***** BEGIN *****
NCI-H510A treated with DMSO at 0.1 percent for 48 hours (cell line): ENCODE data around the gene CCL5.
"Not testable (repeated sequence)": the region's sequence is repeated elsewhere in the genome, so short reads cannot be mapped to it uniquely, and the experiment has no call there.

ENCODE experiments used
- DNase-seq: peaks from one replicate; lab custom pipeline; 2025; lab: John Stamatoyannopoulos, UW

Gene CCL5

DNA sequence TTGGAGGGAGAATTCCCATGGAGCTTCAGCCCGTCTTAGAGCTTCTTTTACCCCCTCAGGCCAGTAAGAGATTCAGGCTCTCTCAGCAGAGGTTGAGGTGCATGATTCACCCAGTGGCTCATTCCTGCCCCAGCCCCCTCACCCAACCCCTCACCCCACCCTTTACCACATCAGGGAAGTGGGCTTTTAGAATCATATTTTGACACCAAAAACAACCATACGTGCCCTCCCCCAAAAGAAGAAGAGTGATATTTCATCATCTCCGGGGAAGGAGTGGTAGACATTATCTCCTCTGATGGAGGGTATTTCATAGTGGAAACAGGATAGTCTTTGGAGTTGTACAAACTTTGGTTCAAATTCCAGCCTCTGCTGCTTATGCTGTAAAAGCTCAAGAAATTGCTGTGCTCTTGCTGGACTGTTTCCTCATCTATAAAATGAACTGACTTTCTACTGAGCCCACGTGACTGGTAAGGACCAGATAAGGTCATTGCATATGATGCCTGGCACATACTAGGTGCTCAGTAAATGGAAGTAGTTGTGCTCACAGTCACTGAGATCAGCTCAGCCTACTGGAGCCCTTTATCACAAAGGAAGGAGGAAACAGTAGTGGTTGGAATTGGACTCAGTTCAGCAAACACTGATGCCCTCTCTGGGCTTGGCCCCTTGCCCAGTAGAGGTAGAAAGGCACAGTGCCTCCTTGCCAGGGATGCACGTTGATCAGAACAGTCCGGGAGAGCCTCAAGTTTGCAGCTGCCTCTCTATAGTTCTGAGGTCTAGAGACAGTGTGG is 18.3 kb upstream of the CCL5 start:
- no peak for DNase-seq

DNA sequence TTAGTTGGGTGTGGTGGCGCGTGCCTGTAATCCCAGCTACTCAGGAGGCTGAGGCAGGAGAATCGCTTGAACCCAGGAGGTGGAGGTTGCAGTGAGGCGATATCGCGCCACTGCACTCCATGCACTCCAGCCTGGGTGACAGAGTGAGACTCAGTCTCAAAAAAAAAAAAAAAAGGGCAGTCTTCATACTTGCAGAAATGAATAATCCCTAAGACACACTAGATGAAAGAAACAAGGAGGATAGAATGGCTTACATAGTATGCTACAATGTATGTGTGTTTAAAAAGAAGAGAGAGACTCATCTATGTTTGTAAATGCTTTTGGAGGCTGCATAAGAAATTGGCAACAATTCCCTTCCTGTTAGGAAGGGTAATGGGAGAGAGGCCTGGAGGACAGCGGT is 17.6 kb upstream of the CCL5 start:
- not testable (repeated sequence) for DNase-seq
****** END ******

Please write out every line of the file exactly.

NCI-H510A treated with DMSO at 0.1 percent for 48 hours (cell line): ENCODE data around the gene CCL5.
"Not testable (repeated sequence)": the region's sequence is repeated elsewhere in the genome, so short reads cannot be mapped to it uniquely, and the experiment has no call there.

ENCODE experiments used
- DNase-seq: peaks from one replicate; lab custom pipeline; 2025; lab: John Stamatoyannopoulos, UW

Gene CCL5

DNA sequence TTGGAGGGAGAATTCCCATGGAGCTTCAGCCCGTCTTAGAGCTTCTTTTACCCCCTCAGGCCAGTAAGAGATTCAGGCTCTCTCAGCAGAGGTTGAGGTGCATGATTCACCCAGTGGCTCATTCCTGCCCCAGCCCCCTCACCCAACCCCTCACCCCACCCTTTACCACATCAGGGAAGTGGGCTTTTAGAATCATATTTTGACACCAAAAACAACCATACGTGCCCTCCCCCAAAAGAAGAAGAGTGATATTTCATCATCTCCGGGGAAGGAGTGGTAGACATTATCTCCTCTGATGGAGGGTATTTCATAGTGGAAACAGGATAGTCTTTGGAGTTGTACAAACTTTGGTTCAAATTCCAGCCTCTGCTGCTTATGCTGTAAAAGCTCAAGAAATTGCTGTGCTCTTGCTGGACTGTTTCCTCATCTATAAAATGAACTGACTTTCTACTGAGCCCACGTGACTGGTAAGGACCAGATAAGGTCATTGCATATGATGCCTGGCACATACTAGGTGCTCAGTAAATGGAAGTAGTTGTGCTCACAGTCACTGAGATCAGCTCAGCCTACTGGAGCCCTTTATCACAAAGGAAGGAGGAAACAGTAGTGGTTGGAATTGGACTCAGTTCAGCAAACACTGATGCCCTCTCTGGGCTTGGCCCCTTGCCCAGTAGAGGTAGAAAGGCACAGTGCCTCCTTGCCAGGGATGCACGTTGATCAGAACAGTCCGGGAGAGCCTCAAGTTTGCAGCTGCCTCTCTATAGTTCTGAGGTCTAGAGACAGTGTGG is 18.3 kb upstream of the CCL5 start:
- no peak for DNase-seq

DNA sequence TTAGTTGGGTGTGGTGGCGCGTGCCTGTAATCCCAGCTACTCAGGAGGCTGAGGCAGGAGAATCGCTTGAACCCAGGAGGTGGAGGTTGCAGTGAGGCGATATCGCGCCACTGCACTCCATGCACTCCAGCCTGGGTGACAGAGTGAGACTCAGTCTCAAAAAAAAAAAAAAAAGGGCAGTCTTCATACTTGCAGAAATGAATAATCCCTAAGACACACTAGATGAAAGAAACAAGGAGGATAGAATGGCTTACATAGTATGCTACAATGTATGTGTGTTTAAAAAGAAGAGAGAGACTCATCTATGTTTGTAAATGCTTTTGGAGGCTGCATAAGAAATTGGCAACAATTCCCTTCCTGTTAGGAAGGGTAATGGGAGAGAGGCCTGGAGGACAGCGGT is 17.6 kb upstream of the CCL5 start:
- not testable (repeated sequence) for DNase-seq